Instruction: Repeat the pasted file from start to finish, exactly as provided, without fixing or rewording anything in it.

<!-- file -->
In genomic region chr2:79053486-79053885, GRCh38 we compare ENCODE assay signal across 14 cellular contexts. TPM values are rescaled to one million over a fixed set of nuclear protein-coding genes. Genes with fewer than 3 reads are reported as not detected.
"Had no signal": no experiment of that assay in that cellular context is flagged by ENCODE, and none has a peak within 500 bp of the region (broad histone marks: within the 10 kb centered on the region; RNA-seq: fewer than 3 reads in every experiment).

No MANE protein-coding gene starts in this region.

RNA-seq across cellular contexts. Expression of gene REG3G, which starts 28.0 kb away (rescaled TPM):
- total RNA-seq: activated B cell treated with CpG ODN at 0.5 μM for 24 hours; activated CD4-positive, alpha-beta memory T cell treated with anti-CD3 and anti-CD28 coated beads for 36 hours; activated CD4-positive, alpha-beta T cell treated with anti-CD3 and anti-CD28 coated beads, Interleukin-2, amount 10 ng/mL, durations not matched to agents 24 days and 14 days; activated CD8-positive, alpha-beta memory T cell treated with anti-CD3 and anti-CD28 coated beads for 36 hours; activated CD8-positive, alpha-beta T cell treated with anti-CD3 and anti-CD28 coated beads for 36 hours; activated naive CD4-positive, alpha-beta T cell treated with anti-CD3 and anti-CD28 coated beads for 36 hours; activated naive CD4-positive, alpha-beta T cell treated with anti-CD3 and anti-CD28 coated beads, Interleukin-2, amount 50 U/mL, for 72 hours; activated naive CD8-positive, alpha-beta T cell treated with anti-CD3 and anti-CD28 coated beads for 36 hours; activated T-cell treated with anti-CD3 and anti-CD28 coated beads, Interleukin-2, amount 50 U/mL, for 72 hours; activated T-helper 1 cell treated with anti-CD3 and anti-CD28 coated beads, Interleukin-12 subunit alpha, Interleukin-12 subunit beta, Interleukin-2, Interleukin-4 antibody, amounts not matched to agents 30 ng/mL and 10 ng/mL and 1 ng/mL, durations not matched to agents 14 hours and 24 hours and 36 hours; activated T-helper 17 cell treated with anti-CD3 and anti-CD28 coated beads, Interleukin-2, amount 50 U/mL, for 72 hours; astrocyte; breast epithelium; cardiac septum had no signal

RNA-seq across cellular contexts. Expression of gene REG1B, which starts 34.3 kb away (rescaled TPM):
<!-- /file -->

In genomic region chr2:79053486-79053885, GRCh38 we compare ENCODE assay signal across 14 cellular contexts. TPM values are rescaled to one million over a fixed set of nuclear protein-coding genes. Genes with fewer than 3 reads are reported as not detected.
"Had no signal": no experiment of that assay in that cellular context is flagged by ENCODE, and none has a peak within 500 bp of the region (broad histone marks: within the 10 kb centered on the region; RNA-seq: fewer than 3 reads in every experiment).

No MANE protein-coding gene starts in this region.

RNA-seq across cellular contexts. Expression of gene REG3G, which starts 28.0 kb away (rescaled TPM):
- total RNA-seq: activated B cell treated with CpG ODN at 0.5 μM for 24 hours; activated CD4-positive, alpha-beta memory T cell treated with anti-CD3 and anti-CD28 coated beads for 36 hours; activated CD4-positive, alpha-beta T cell treated with anti-CD3 and anti-CD28 coated beads, Interleukin-2, amount 10 ng/mL, durations not matched to agents 24 days and 14 days; activated CD8-positive, alpha-beta memory T cell treated with anti-CD3 and anti-CD28 coated beads for 36 hours; activated CD8-positive, alpha-beta T cell treated with anti-CD3 and anti-CD28 coated beads for 36 hours; activated naive CD4-positive, alpha-beta T cell treated with anti-CD3 and anti-CD28 coated beads for 36 hours; activated naive CD4-positive, alpha-beta T cell treated with anti-CD3 and anti-CD28 coated beads, Interleukin-2, amount 50 U/mL, for 72 hours; activated naive CD8-positive, alpha-beta T cell treated with anti-CD3 and anti-CD28 coated beads for 36 hours; activated T-cell treated with anti-CD3 and anti-CD28 coated beads, Interleukin-2, amount 50 U/mL, for 72 hours; activated T-helper 1 cell treated with anti-CD3 and anti-CD28 coated beads, Interleukin-12 subunit alpha, Interleukin-12 subunit beta, Interleukin-2, Interleukin-4 antibody, amounts not matched to agents 30 ng/mL and 10 ng/mL and 1 ng/mL, durations not matched to agents 14 hours and 24 hours and 36 hours; activated T-helper 17 cell treated with anti-CD3 and anti-CD28 coated beads, Interleukin-2, amount 50 U/mL, for 72 hours; astrocyte; breast epithelium; cardiac septum had no signal

RNA-seq across cellular contexts. Expression of gene REG1B, which starts 34.3 kb away (rescaled TPM):